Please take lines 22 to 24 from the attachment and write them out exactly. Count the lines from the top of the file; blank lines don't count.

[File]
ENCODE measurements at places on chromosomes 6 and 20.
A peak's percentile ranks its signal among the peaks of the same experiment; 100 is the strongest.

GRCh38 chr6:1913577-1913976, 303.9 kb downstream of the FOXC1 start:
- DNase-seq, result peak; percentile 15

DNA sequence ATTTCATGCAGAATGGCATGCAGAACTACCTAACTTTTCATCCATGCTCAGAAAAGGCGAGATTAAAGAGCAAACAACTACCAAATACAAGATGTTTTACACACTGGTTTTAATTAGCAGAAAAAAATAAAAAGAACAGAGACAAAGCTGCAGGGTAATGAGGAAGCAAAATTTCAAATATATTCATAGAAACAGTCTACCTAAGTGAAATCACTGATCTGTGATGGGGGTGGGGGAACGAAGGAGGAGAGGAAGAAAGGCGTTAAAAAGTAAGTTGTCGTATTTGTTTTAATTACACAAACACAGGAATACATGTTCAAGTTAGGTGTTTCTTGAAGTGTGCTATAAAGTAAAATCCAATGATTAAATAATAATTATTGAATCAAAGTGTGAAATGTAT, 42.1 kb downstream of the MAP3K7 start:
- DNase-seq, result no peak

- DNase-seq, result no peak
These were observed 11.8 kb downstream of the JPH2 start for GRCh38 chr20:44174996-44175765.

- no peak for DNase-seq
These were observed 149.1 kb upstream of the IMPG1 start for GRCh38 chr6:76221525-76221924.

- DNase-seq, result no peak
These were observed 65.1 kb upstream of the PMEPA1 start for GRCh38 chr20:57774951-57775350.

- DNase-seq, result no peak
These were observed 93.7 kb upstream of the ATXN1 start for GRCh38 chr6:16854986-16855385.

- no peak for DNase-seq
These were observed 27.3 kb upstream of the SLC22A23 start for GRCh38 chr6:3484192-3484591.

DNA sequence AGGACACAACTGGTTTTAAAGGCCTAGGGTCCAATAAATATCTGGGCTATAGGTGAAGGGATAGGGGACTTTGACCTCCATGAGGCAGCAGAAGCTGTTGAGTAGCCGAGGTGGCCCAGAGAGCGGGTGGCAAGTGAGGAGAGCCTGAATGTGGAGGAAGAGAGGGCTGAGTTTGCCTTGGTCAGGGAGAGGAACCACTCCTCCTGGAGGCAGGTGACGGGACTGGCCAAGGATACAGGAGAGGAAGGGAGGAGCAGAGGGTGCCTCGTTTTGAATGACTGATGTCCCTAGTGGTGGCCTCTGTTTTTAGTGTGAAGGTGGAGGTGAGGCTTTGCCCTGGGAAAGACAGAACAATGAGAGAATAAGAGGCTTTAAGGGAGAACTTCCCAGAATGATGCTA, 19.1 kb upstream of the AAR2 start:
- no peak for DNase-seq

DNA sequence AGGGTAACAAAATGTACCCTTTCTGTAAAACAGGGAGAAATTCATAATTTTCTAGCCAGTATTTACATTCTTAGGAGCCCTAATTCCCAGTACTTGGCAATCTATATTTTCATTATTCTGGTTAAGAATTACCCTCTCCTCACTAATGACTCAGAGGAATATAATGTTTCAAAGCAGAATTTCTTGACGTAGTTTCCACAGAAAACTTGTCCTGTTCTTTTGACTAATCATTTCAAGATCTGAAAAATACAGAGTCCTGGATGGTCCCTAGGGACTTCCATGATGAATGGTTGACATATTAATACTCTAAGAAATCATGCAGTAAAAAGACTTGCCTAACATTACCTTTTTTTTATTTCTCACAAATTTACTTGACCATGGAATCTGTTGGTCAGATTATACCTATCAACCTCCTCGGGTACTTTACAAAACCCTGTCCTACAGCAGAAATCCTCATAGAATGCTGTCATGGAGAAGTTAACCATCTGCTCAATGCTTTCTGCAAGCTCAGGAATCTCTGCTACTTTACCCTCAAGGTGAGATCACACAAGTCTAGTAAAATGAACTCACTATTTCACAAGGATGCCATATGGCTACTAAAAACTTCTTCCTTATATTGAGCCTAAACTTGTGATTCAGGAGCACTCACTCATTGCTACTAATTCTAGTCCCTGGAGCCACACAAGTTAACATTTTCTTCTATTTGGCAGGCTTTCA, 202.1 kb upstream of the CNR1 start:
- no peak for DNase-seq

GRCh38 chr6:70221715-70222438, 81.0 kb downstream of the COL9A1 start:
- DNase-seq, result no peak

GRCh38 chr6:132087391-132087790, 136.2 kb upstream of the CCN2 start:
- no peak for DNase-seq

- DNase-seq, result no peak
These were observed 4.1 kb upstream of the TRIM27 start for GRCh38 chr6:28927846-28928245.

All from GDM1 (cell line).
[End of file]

- DNase-seq, result no peak

GRCh38 chr6:132087391-132087790, 136.2 kb upstream of the CCN2 start:
- no peak for DNase-seq